As at any company, Reach Partners always tries to balance the responsibilities of work with the responsibilities of personal life. Sometimes it’s easy; sometimes it’s not. Still, we believe our team is happier, healthier, and more productive when we trust our people to make decisions about their time.
Never do I want to run the kind of company that isn’t willing to consider an employee’s request for personal time. Tony’s company lost an experienced employee. I still wonder if her boss regrets his decision to deny her a day off.
In honor of Tony, we have observed July 10 as a Reach Partners holiday for several years.
This year, Tony’s Day Off will be held a day early because of some scheduling conflicts. That’s okay. What’s important is that we take a day off and recognize that sometimes the best policy is showing a little empathy and trust.
EDITOR'S NOTE: This is an updated version of a post that ran July 7, 2015.
In case you hadn’t noticed, we LOVE the color purple.
Since we began, our Reach Partners identity has been represented by shades of the color. We think purple perfectly represents our values of gratitude, integrity, beauty, possibility, and empathy. Plus, it makes a powerful, but accessible statement.
Which is why we were super excited when Pantone revealed its color of the year for 2018: Ultra Violet.
Each year color experts from the Pantone Color Institute comb the world looking for the color influences that best define our times. This year, those experts chose Ultra Violet because it “communicates originality, ingenuity, and visionary thinking that points us to the future.”
It joins previous Colors of the Year: Greenery, Serenity, Marsala, Tangerine Tango, and Radiant Orchid.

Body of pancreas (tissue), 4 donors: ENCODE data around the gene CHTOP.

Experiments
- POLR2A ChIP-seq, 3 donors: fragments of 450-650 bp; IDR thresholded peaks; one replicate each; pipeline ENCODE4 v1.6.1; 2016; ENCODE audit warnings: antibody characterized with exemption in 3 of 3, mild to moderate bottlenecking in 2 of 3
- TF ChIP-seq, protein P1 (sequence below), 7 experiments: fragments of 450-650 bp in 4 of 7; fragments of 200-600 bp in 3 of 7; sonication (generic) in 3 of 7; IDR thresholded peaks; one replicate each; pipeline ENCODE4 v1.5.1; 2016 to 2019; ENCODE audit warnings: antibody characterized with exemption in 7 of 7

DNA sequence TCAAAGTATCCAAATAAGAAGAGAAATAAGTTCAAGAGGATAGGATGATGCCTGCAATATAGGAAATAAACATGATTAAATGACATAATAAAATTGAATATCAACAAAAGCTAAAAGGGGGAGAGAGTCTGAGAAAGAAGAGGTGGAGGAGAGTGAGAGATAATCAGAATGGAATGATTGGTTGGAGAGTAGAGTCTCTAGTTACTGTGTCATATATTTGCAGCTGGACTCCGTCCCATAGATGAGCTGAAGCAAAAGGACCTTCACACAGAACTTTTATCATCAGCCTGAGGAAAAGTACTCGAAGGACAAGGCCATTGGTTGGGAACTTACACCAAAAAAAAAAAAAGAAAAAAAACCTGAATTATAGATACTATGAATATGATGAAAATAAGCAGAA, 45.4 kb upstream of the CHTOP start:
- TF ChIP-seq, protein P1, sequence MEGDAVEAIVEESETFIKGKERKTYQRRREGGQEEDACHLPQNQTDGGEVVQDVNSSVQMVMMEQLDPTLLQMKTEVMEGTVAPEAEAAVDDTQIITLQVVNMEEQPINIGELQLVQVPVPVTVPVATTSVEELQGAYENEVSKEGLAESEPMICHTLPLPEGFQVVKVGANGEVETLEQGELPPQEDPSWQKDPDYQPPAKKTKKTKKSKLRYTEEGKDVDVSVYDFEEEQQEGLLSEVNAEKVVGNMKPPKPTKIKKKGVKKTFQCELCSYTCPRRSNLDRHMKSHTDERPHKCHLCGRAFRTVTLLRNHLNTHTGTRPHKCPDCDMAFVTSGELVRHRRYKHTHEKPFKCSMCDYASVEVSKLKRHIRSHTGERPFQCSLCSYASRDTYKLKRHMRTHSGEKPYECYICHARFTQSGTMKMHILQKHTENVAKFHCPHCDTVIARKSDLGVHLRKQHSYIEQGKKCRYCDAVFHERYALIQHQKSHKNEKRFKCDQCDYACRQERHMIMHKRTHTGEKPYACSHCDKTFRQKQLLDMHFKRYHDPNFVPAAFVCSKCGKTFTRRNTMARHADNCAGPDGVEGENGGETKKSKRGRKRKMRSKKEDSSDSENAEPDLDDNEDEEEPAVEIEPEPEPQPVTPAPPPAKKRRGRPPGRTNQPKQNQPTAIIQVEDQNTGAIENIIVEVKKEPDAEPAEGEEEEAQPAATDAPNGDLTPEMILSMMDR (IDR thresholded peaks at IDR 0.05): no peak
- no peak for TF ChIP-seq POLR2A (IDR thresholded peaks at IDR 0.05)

A color may not seem all that important, but it evokes emotions.
What sets Ultra Violet apart from its colorful peers is that it is simultaneously rebellious and calming (or so we hear).
Enigmatic purples have long been symbolic of counterculture, unconventionality, and artistic brilliance, Pantone says. (Think Prince, Claude Monet). The color also has been closely associated with royalty and spirituality (Think Queen Elizabeth II and meditation rooms).
Ultra Violet also symbolizes experimentation and non-conformity while it inspires connection.
Granted, those are deep messages to attach to one color. But at Reach Partners we’re thrilled to be associated with a color that seems so aptly descriptive of the work we strive to do every day.
We’re certainly no Prince or Queen Elizabeth II, but we make every effort to make sure the work we do is individualized and creative, that it opens paths of possibility for our clients. We believe in the power of connections, that together we’re stronger.
On lighter notes, we’re anticipating that there will be lots of ultra-violet-inspired items in stores this year. We suspect we’ll be adding to our décor and wardrobe.
In addition, as lifelong residents of the upper Midwest, we also have to wonder if Pantone was making predictions about our region’s purple-clad football team: the Vikings. Could it be their year?
Either way, go purple!
PHOTO CREDIT: Art by Dean Johnson, Fargo. His work can be found online at Fargo Stuff.
For us, Thanksgiving is more than a once-a-year celebration. It’s something we practice every single day.
Gratitude is an integral part of who we are at Reach Partners. Collectively and individually, we are thankful for the work we do, the clients we partner with, and the communities we serve.
The past year has been packed with new opportunities and new relationships. It’s been filled with occasions to deepen the partnerships we’ve already made. In the process, we have been blessed and have had a lot of fun along the way.
Here is a sampling of the things we are grateful for in 2017!
What are you grateful for?